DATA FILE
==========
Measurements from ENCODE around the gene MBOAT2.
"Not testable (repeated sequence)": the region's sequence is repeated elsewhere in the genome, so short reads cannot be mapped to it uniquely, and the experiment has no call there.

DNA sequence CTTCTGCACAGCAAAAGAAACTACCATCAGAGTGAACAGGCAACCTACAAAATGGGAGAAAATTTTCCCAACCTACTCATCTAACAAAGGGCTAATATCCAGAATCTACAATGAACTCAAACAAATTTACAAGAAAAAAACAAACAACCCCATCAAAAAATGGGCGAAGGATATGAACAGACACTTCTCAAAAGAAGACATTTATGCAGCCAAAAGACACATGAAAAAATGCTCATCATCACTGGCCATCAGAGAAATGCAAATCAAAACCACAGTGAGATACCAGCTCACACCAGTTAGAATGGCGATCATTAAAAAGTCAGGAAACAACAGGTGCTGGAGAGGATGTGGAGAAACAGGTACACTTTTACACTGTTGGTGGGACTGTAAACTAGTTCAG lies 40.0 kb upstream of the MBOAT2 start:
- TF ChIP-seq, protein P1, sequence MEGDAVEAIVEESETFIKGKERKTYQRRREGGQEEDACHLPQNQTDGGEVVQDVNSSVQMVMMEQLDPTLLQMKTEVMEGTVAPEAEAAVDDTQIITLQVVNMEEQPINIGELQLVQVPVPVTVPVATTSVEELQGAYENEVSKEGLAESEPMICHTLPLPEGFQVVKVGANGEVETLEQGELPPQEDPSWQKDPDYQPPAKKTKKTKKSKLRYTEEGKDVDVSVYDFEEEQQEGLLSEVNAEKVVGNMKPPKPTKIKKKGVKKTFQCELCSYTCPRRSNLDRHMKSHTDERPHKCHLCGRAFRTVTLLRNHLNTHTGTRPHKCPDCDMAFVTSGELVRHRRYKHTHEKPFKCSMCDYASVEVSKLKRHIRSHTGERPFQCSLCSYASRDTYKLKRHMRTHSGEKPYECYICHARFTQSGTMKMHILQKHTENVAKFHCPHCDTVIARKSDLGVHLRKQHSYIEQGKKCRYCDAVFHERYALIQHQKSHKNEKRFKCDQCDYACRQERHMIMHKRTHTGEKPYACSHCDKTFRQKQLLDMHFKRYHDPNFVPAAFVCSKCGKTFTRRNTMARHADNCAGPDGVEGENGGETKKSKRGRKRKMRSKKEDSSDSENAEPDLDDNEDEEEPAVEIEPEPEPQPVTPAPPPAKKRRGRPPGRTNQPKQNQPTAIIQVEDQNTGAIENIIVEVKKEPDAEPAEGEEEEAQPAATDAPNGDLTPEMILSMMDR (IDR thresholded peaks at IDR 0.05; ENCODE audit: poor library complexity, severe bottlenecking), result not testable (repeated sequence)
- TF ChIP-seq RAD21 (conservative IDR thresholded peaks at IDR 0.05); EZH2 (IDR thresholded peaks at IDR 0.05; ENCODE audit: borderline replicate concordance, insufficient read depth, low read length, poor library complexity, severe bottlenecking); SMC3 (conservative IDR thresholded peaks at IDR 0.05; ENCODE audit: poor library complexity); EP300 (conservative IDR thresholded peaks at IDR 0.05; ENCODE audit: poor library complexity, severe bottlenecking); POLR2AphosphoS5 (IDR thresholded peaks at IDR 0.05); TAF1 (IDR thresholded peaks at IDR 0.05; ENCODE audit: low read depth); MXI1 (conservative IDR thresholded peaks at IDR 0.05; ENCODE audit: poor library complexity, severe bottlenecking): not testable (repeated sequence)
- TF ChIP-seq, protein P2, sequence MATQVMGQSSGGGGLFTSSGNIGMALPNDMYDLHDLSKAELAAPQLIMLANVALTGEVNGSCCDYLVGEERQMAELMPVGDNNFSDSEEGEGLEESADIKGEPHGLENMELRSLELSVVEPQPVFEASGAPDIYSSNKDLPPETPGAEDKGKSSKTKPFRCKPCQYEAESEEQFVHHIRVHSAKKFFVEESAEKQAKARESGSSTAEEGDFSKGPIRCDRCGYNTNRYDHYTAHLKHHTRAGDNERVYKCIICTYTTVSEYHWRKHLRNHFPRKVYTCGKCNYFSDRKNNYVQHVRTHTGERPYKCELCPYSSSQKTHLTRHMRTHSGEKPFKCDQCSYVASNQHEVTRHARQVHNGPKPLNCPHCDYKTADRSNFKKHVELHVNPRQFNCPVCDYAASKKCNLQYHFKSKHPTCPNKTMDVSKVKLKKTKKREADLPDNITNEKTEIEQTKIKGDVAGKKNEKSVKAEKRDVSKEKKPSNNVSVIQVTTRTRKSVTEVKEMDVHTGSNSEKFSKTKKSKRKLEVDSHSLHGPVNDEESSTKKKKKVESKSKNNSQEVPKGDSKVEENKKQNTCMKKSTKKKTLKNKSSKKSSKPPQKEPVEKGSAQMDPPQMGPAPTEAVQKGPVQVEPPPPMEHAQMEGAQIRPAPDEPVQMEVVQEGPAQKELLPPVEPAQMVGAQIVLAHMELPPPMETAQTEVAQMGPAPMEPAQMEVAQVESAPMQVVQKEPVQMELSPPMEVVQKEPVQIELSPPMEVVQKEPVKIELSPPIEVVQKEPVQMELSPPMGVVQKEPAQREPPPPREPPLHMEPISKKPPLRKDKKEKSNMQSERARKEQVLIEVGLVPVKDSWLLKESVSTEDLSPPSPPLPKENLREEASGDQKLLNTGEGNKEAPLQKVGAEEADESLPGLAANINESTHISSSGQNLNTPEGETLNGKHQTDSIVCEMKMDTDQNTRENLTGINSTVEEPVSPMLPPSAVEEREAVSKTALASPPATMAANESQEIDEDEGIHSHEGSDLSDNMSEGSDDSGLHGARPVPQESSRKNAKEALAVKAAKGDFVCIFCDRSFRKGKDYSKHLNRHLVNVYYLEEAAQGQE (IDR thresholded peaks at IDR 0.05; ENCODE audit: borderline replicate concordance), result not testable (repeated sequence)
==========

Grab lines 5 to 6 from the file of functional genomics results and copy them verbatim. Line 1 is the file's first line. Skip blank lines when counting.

- TF ChIP-seq RAD21 (conservative IDR thresholded peaks at IDR 0.05); EZH2 (IDR thresholded peaks at IDR 0.05; ENCODE audit: borderline replicate concordance, insufficient read depth, low read length, poor library complexity, severe bottlenecking); SMC3 (conservative IDR thresholded peaks at IDR 0.05; ENCODE audit: poor library complexity); EP300 (conservative IDR thresholded peaks at IDR 0.05; ENCODE audit: poor library complexity, severe bottlenecking); POLR2AphosphoS5 (IDR thresholded peaks at IDR 0.05); TAF1 (IDR thresholded peaks at IDR 0.05; ENCODE audit: low read depth); MXI1 (conservative IDR thresholded peaks at IDR 0.05; ENCODE audit: poor library complexity, severe bottlenecking): not testable (repeated sequence)
- TF ChIP-seq, protein P2, sequence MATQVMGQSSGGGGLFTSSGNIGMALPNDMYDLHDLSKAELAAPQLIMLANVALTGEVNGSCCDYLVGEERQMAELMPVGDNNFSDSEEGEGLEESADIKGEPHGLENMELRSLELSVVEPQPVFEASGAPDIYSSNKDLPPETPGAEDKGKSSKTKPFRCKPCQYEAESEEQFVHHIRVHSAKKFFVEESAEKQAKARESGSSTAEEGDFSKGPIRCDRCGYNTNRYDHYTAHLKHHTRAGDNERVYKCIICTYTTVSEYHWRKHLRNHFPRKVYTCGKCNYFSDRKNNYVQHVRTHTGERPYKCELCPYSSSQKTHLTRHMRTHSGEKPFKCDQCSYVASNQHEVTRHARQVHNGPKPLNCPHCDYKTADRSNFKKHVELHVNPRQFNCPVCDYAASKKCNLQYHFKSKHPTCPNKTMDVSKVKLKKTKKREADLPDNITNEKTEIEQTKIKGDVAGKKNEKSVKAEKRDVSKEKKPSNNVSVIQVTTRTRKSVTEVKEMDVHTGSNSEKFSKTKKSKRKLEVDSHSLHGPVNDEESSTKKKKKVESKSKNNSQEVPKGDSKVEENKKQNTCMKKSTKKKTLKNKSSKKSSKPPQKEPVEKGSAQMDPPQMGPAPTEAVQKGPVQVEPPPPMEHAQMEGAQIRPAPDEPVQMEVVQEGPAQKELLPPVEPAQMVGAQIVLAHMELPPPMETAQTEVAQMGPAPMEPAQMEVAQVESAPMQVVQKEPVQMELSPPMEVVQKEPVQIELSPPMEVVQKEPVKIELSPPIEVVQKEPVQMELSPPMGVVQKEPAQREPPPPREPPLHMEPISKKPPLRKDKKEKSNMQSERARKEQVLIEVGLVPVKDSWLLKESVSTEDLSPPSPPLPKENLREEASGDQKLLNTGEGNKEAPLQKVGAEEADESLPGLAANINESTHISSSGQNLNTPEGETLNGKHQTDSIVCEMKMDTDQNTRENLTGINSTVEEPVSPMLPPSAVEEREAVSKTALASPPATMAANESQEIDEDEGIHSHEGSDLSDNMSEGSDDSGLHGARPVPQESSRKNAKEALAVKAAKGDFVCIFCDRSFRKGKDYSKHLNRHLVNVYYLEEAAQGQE (IDR thresholded peaks at IDR 0.05; ENCODE audit: borderline replicate concordance), result not testable (repeated sequence)